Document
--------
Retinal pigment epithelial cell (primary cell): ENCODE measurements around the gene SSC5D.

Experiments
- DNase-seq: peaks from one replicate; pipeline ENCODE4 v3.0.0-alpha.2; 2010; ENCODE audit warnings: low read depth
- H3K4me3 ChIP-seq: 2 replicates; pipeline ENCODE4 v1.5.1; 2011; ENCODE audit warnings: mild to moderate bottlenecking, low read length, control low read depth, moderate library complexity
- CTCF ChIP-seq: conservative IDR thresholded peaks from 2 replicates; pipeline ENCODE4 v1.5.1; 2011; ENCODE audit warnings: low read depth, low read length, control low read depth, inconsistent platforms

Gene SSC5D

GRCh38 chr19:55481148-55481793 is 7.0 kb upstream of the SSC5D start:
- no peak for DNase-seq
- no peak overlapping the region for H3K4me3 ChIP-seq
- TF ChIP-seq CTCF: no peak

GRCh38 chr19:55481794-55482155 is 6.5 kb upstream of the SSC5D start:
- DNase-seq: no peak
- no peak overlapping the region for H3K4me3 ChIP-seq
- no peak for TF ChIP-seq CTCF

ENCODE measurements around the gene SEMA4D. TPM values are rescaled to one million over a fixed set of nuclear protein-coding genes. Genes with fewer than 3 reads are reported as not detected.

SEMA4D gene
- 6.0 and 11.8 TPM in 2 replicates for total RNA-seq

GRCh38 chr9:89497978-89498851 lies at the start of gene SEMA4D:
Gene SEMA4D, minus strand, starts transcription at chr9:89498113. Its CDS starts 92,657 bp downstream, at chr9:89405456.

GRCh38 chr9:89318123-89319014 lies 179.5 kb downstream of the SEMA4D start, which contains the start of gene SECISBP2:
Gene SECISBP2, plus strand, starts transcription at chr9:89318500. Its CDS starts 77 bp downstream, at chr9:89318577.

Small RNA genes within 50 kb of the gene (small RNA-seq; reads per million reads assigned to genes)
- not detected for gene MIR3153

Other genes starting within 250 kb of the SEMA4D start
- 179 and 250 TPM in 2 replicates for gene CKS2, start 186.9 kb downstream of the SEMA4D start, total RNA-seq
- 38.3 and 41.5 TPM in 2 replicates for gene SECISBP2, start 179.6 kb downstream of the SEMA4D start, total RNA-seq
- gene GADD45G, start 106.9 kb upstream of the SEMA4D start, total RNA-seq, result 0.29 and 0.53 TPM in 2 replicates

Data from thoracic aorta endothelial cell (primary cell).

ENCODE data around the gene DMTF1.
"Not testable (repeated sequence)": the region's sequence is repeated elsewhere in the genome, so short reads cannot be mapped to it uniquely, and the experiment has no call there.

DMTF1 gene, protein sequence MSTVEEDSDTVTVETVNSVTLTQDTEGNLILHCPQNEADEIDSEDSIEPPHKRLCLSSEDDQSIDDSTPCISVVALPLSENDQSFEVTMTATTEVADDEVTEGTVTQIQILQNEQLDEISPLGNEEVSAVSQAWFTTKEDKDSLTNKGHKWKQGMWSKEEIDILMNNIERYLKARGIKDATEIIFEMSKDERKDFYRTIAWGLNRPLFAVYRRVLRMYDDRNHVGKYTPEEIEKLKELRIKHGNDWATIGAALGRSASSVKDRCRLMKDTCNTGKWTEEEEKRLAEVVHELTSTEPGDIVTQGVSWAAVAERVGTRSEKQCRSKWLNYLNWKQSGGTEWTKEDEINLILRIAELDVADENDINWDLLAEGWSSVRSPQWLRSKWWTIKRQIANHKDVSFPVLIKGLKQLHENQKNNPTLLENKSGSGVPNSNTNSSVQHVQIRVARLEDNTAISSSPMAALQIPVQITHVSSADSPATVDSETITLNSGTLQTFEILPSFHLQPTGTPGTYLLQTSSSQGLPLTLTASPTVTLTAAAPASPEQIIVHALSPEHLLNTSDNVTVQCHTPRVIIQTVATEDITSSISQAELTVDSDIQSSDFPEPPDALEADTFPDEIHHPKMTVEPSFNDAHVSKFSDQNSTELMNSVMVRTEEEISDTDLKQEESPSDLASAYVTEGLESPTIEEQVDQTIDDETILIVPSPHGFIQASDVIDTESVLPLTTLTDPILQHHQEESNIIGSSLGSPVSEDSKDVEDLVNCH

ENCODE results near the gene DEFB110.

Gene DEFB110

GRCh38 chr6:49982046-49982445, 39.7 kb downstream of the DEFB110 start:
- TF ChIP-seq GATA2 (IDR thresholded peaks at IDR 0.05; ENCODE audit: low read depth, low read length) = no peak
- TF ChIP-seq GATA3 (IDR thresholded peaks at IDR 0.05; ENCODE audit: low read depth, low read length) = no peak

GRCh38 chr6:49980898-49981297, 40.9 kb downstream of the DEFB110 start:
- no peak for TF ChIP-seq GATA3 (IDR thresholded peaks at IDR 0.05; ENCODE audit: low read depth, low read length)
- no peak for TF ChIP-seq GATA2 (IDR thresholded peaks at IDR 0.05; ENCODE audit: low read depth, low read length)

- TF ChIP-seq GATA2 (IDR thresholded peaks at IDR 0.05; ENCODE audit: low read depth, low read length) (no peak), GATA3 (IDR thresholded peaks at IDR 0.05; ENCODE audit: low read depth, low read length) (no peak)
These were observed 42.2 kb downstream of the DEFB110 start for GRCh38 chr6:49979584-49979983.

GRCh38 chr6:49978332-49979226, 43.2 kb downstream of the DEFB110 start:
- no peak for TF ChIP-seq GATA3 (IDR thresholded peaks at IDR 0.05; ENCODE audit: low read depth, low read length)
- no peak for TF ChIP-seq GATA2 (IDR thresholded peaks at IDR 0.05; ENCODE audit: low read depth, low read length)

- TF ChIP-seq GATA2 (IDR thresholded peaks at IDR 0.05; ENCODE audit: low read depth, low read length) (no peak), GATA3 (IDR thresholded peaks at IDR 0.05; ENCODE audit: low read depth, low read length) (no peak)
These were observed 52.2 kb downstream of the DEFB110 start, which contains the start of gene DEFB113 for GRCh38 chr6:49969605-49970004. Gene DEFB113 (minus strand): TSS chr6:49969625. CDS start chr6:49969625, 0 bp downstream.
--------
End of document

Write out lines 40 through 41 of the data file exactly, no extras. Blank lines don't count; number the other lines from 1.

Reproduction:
- TF ChIP-seq GATA2 (IDR thresholded peaks at IDR 0.05; ENCODE audit: low read depth, low read length) (no peak), GATA3 (IDR thresholded peaks at IDR 0.05; ENCODE audit: low read depth, low read length) (no peak)
These were observed 42.2 kb downstream of the DEFB110 start for GRCh38 chr6:49979584-49979983.